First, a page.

About Beaverdale

Recognized locally for the distinctive appearance of its brick homes, the Beaverdale Neighborhood continues to attract families because of the very traits that appealed to early suburbanites who moved here; well-built traditional style homes, tree-lined streets, and its closeness to shopping, work, and parks. The activities and accomplishments of the neighbors themselves are a major factor that draws new residents to the area. The residents have a long tradition of community support through active neighborhood associations that have brought significant improvements to this part of the city. Once considered the rural, western edge of nineteenth century Des Moines, the region consisted of large land tracts devoted to fruit orchards and truck farms. Early traffic crossed the area on an unpaved stagecoach highway known, since before the Civil War, as the Fort Dodge Stage Road. The road was renamed, Beaver Avenue, in 1903 and was later ³improved² in 1917 with brick paving. The entire northwest section of Des Moines was commonly known as Urbandale until 1917 when the name was formally adopted by an adjacent suburban village. Soon afterwards City residents from the area met and selected Beaverdale as the name to identify their neighborhood.

Initial development of this section of Des Moines was encouraged by its first neighborhood association, the Urbandale Improvement League, begun in 1907. The goals of the original Improvement League were to bring churches, schools and better roads into the area. During this same period, the City of Des Moines platted a business district that eventually supported 16 different shops. The City also began routing horse-drawn streetcars (later exchanged for interurban railcars) on hourly schedules to meet the need and convenience of area commuters and shoppers.

Most of the subdivisions were developed in the period between 1920 and 1940, when cars were becoming an essential part of every household. A major phase of construction occurred after the economic depression of the 1930s. Federal mortgage financing was created to encourage home buying. The local developers followed a variety of traditional home designs and they incorporated the latest trends in electrical conveniences into their plans. It was during this time, in 1938, that the fashionable ³Beaverdale Brick² homes, built by local contractor E.T. McMurray, appeared. For the most part, the subdivisions were laid out in basic grid patterns, a convenient standard throughout Midwestern urban development. Two exceptions, Maryland Park and Ashby Manor, are notable for their winding drives and their early attention to design elements that create distinctive and attractive home settings.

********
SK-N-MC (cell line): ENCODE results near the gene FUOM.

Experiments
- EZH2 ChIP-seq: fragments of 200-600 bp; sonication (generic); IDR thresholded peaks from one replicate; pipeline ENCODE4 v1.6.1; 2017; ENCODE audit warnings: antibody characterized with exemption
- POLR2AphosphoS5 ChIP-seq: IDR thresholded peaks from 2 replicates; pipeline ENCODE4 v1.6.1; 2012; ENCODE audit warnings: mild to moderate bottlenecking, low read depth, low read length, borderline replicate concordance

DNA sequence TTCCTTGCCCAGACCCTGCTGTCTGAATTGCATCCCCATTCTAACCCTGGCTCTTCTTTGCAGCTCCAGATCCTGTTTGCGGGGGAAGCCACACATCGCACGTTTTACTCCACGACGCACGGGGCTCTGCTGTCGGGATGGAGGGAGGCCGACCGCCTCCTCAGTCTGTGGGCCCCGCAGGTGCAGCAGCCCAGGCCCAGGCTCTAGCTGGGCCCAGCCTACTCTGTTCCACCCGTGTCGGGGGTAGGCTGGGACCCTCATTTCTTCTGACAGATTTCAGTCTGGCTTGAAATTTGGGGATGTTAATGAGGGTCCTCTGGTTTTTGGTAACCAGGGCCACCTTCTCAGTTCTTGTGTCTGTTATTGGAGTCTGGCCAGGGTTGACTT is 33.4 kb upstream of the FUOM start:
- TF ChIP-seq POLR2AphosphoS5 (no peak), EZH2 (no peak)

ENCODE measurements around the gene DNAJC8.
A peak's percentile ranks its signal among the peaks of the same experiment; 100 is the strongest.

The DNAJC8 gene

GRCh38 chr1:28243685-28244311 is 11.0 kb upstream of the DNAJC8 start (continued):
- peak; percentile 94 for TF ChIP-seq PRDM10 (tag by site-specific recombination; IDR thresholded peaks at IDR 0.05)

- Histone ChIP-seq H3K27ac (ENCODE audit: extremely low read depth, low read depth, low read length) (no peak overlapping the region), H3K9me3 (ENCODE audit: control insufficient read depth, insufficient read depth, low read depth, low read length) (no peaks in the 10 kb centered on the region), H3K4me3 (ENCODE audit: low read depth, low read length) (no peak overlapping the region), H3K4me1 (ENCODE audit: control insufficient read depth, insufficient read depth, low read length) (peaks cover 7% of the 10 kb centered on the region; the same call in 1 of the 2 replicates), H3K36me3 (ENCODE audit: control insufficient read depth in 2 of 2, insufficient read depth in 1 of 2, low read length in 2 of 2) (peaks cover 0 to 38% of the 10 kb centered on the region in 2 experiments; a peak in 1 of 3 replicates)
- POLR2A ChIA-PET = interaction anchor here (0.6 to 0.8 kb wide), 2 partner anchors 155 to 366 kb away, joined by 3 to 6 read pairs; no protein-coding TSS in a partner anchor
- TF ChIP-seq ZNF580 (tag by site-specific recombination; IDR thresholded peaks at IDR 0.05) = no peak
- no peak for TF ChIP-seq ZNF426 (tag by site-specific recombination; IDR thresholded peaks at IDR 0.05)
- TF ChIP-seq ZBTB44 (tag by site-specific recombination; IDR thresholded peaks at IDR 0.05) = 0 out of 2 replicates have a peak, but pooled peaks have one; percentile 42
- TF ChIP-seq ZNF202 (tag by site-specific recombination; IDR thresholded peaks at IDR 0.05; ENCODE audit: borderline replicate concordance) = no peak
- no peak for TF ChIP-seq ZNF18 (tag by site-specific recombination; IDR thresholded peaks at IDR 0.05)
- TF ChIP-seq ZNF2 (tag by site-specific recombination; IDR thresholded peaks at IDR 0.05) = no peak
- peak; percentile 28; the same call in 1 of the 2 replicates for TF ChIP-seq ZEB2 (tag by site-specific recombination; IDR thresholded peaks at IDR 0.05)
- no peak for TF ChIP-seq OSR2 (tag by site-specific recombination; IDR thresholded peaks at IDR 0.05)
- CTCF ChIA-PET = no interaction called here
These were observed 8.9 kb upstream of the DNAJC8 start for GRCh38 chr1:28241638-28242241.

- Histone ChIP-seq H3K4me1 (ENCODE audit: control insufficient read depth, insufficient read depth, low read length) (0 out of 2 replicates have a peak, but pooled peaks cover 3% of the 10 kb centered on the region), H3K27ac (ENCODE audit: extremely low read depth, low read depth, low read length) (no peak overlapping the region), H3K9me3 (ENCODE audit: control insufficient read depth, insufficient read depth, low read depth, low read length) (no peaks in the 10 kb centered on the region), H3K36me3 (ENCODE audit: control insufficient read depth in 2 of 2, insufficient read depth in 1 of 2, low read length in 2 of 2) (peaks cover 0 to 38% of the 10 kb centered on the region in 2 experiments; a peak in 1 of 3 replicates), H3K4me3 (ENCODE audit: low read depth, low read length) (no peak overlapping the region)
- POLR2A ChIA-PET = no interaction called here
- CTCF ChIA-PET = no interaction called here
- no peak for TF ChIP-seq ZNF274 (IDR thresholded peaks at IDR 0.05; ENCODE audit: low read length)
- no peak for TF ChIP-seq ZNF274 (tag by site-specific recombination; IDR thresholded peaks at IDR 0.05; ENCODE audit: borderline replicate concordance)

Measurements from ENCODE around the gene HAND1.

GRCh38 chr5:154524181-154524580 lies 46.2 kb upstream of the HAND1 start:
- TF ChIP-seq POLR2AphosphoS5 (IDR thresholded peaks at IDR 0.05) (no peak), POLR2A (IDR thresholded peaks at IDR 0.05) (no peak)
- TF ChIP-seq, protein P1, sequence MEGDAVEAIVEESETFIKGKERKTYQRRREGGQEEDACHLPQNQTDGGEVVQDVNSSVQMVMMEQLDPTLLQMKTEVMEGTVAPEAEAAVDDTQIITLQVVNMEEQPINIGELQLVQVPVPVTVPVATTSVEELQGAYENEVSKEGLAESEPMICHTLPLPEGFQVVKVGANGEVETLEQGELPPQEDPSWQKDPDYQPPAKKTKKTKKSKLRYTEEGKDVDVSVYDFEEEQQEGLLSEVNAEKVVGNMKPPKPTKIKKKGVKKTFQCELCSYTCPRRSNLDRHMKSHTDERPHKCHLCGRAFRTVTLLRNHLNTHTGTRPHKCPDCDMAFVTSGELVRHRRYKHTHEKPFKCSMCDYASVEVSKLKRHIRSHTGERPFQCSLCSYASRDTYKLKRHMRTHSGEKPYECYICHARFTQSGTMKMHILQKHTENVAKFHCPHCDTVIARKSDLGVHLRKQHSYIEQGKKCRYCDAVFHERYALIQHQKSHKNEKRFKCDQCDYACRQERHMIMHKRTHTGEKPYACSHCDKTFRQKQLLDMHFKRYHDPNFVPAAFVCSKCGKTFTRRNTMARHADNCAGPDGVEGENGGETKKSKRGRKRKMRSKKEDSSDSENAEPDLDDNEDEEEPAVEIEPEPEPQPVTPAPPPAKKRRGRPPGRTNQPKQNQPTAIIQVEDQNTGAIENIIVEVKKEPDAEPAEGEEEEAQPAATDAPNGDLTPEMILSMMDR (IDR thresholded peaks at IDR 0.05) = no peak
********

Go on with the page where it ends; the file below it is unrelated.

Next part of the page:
Statistics

Beaverdale is the largest of the fifty-one recognized neighborhoods. Bordered by Douglas and Forest Avenues on the north and south, and from 30th to 48th Place on the east and west, the neighborhood encompasses 143 blocks, or approximately 314 square miles.

The Beaverdale Neighborhood contains over 50 acres of public parkland that offers a variety of recreational activities. The three City parks located in this area are Ashby, Beaverdale, and Witmer.

Ashby (10.5 acre) is located at 38th Street and Davisson Avenue in the north central part of the neighborhood. This park supports a variety of sport activities: basketball, volleyball and tennis courts and a baseball diamond. For young children, play equipment and a wading pool are available. A covered shelter is open year-round for picnics or parties.

A community-designated park, Beaverdale Park (20 acres) is located in the northeast corner of the neighborhood at 34th Street and Adams Avenue. Beaverdale Park is designed as a passive park with accommodations for various types of ball fields and picnic facilities.

The third neighborhood park is Witmer. This 22-acre recreation area offers ball diamonds, basketball, horseshoe, and tennis courts. There is also a wading pool for small children. The park is located at 34th Street and Witmer Parkway in the southeast section of the neighborhood.

Just outside the neighborhood is Tower Park. This 8-acre park site is adjacent to the southwest corner of the neighborhood, at 50th Street and Hickman Road.

The Beaverdale neighborhood is home to three public elementary schools and one private school. Monroe, Perkins, and Hillis Elementary schools serve the majority of elementary age children in the neighborhood. There are no upper-level schools located within the immediate neighborhood. Students from this area attend Callanan, Harding, and Meredith Middle Schools and Hoover or Roosevelt High Schools. Drawing its student population from all areas of Des Moines the parochial school, Holy Trinity, offers classes from K through eighth grade.

The U.S. Veterans Administration has a large hospital campus located in the northeast corner of the neighborhood. When included with Beaverdale Park, these two public-owned facilities dominate the northeast quadrant of the neighborhood.